While the confirmation that Sony’s next generation system will include 8GB GDDR5 RAM was met by rapturous applause during February’s big PlayStation 4 jolly-up, a laundry list of developers have hinted that the gigantic offering could lead to ‘lazy’ programming in a report published by VideoGamer.com.
"It could happen, I have to admit," said Eidos Montreal's Stephane Roy, who was keen to stress that younger developers are likely to be the biggest culprits. “Let's say you're a kid and you start on [the PS4], I have to admit that it's going to be really tough to convince them to be technically clean when they work, and optimisation and stuff like that.”
On current hardware, developers have been forced to optimise their code in order to get the best out of the relatively limited performance available. But with the shackles of the PS3’s comparatively laughable 512MB memory – divided between system and video – removed, programmers will be able to be a little more slapdash with their code. This, according to Avalanche Studios’ Linus Blomberg, is not necessarily a bad thing.
“It means that games that [don't] need to push technical boundaries will be easier and quicker to develop, for instance, most indie productions,” he explained. “For us, as a AAA open-world games developer, however, we must be very careful not to become sloppy. It's both a risk and an opportunity, depending on what kind of games you develop.”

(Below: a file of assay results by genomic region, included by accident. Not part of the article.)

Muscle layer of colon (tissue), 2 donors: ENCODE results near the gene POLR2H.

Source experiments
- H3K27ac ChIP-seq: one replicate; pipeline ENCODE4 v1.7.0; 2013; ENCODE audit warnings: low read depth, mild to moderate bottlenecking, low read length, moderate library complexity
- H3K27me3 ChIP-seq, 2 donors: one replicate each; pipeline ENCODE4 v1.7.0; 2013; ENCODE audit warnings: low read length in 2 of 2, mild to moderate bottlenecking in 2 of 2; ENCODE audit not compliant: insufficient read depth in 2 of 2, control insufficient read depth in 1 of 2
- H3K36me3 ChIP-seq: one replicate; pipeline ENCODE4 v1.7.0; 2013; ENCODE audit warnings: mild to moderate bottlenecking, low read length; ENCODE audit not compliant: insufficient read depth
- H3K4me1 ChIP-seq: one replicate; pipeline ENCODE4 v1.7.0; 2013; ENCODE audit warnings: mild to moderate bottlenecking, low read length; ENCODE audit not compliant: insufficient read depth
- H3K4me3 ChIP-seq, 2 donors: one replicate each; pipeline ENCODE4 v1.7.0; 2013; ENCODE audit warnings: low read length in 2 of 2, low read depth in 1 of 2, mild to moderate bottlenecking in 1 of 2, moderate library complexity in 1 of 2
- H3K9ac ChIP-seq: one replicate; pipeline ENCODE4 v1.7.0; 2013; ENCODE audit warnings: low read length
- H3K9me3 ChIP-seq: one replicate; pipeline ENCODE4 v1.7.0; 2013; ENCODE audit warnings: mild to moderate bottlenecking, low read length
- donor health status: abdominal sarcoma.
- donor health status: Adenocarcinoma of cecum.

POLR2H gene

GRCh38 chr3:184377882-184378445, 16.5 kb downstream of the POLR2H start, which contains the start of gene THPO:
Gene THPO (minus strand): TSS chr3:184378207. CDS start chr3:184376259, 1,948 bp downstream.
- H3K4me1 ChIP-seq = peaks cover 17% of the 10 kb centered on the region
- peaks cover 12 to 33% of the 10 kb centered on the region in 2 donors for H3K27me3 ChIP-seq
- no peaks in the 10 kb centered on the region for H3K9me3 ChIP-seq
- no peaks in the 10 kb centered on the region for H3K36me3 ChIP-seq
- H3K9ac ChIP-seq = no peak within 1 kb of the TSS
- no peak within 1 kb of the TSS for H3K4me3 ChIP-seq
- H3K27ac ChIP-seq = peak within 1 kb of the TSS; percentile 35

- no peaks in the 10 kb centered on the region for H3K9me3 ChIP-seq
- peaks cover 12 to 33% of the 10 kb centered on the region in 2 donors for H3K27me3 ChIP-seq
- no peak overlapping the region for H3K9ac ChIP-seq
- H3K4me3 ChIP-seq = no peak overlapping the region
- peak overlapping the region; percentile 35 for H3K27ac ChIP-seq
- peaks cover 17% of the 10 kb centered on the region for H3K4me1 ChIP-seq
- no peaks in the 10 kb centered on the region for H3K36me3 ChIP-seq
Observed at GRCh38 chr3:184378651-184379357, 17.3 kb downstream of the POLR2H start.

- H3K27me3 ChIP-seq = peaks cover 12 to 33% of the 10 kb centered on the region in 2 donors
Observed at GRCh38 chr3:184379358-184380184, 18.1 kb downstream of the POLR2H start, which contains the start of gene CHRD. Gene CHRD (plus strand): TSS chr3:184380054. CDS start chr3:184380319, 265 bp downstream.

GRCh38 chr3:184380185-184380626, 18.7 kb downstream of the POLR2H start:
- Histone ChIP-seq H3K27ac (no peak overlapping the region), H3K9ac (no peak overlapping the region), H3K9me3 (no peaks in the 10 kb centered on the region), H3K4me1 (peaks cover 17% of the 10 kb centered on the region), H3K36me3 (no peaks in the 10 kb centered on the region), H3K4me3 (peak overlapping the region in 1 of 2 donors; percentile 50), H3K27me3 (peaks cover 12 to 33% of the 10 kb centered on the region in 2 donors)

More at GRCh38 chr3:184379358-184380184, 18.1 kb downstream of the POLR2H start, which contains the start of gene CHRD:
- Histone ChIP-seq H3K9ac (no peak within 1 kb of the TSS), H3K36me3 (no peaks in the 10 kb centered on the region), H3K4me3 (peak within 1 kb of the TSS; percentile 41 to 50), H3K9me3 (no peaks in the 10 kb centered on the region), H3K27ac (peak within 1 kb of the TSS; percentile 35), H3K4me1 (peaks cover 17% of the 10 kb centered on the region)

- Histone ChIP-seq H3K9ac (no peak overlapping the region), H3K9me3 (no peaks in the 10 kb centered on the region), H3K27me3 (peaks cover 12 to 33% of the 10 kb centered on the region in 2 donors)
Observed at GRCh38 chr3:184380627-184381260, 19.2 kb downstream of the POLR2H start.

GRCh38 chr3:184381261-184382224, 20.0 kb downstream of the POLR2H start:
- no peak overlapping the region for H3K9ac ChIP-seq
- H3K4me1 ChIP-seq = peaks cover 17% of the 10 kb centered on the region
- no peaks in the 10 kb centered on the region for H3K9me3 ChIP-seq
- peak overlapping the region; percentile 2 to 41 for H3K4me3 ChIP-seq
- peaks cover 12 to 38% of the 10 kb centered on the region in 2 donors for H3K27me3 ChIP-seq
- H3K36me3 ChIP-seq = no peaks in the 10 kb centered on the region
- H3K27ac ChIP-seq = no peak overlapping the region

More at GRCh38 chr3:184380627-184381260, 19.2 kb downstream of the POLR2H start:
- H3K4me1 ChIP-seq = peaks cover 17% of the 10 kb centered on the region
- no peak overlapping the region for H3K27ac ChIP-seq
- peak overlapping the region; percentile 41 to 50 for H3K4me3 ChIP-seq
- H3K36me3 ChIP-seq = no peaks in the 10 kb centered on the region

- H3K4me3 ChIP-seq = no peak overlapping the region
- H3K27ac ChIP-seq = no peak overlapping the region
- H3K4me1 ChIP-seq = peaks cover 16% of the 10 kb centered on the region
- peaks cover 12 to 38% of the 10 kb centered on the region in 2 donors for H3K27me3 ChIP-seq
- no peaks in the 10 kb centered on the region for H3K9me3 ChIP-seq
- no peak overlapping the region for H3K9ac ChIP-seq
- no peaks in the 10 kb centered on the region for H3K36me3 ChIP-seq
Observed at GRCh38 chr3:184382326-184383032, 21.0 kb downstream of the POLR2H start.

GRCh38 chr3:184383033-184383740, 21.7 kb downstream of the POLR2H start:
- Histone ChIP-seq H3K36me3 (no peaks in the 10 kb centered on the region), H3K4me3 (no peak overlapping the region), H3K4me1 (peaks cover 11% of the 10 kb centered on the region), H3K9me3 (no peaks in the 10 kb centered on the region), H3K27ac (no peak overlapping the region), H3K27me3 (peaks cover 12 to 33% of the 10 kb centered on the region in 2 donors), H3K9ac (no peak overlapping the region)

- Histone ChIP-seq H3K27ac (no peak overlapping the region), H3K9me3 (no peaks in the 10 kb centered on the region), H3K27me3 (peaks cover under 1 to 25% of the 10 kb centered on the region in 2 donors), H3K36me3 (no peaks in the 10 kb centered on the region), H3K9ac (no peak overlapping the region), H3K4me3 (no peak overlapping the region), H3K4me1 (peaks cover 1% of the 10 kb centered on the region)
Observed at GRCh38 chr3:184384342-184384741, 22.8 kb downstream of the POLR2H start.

Blomberg’s sentiment was mimicked by Just Add Water’s gaffer Stewart Gilray, who added that the same issue occurs at the start of every new generation. “We had the same problem going from PS1 to PS2, from 2MB to 32MB, then from 32MB to 256MB in PS3, and then on Vita you had 512MB, you know?” he said.
Gilray concluded that the best performance will come later in the generation, when developers are forced to optimise in order to improve their titles. “The first [method of] getting something out there, they say, 'How do we do that? Okay, we can make it better the next game.' And the more games that come out look better and better,” he concluded.
It’s certainly an interesting topic, and it makes you wonder just how good the visuals are going to look on Sony’s next generation system in a few years' time. For example, we never expected to be playing anything close to Uncharted 3: Drake’s Deception back when the PS3 first launched, but iteration allowed Naughty Dog to squeeze every last drop out of the hardware. If the base is Killzone: Shadow Fall, then colour us extremely excited.